It’s unfortunate: you have cities in the U.S. in the rust belt suffering great decline, while cities on the coasts struggling to come to terms with growth. A national policy on housing would help all cities and have a greater benefits for people than the current approach.

I like Palo Alto. It’s a great city, in a great region. I think it would be greater still if it had more housing.

A great primer on self driving trucks that everyone should read. (Really!)

This piece, 1.8 million American truck drivers could lose their jobs to robots. What then? (Vox) is a great primer on self driving trucks and how they are going to have a major impact sooner than later.

If you are interested in IT, AI or robots, it really shows one of the places where this technology is going to have a significant impact.

If you are interested in economics, politics, or sociology, then the effect of robots replacing all these truck drivers is definitely something you want to be aware of.

If you drive on highways, you definitely want to know about it.

In any case, it’s a good piece by David Roberts. That is his beat and I find he always does a great job of breaking down a topic like this and making it easier to understand and relevant to me. I recommend any of his pieces.

My latest batch of home decor links

Image of a bedroom from Cup of Jo website

As I redo my place, I have found dozens of interesting links, mostly from  the site Apartment Therapy. There’s lots of great ideas, tips, and other news from that site. Buzzfeed Home also has some good stuff, some of which you’ll find below. (The image is a link to the Cup of Jo website. It also has some great home decor ideas, among other things.)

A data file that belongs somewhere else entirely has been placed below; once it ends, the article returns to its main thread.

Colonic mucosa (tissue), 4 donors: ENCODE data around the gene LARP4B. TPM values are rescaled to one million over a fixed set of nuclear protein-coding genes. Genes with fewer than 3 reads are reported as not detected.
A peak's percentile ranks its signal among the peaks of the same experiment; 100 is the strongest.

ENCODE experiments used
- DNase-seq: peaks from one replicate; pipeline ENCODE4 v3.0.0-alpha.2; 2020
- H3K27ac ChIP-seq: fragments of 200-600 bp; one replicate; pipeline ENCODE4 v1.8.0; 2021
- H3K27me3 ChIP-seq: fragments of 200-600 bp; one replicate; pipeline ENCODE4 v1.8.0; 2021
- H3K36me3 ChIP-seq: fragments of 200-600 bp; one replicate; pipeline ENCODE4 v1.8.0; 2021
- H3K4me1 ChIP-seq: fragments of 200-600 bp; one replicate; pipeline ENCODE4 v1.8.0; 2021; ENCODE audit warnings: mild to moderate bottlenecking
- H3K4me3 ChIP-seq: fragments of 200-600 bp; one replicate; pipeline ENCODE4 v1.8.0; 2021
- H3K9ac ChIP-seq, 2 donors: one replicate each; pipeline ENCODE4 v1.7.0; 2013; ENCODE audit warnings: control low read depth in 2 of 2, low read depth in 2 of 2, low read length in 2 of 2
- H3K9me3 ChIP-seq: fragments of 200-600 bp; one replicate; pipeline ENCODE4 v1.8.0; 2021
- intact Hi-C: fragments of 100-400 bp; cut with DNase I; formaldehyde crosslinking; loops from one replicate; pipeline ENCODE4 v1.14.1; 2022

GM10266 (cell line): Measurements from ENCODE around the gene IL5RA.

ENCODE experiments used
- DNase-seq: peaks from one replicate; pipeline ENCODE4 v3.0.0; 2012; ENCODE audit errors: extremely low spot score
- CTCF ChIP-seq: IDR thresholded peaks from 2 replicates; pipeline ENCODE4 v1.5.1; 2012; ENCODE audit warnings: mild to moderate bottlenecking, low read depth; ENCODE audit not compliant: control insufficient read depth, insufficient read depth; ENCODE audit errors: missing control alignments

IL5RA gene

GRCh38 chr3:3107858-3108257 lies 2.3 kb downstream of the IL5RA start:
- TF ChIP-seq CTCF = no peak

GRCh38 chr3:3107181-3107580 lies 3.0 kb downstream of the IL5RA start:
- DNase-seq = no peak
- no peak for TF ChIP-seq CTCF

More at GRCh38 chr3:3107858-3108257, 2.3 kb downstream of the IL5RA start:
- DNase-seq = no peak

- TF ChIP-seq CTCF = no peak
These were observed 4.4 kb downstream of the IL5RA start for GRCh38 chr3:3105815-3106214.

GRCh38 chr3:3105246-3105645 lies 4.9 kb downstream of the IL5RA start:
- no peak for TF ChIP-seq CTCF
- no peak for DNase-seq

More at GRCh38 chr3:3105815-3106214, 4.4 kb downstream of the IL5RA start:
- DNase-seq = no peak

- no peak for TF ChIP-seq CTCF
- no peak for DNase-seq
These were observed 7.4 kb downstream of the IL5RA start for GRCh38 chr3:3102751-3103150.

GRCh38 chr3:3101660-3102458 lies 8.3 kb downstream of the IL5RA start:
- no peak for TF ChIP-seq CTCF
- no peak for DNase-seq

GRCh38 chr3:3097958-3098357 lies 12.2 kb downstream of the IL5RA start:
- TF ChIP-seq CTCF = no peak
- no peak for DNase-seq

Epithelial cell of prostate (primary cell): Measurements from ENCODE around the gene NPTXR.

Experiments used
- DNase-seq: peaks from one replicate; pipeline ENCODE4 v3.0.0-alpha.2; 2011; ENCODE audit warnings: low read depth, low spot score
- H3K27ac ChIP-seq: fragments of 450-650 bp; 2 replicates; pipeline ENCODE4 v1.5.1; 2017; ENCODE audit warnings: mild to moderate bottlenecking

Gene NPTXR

Before & After: Budget Bathroom Upgrade | Apartment Therapy – it doesn’t take much to upgrade your bathroom, and if you want a manageable space to redo, this may inspire you to get going on this.
Furniture Finds: 10 bold and brilliant removable wallpapers – perfect for people who want the boldness of wallpaper, but also the ability to change your mind.
Renters Rejoice: Stylish Solutions to Your Most Common Design Woes | Apartment Therapy – if you are new to decorating, this is worthwhile
The Best Plug-in Sconces (No Electrician Needed!) | Apartment Therapy – like the wallpaper, this is another good idea for people who don’t want to commit.
31 insanely clever cleaning hacks for your messy home – before you decorate, you need to clean. Use this to get your going.
Decorating Mistakes First-Time Homeowners Make – Hither & Thither  – more good advice for those starting off
Affordable Vintage Rugs – Best of Etsy – rugs make such a difference, but they can be very expensive. Use this to help with that.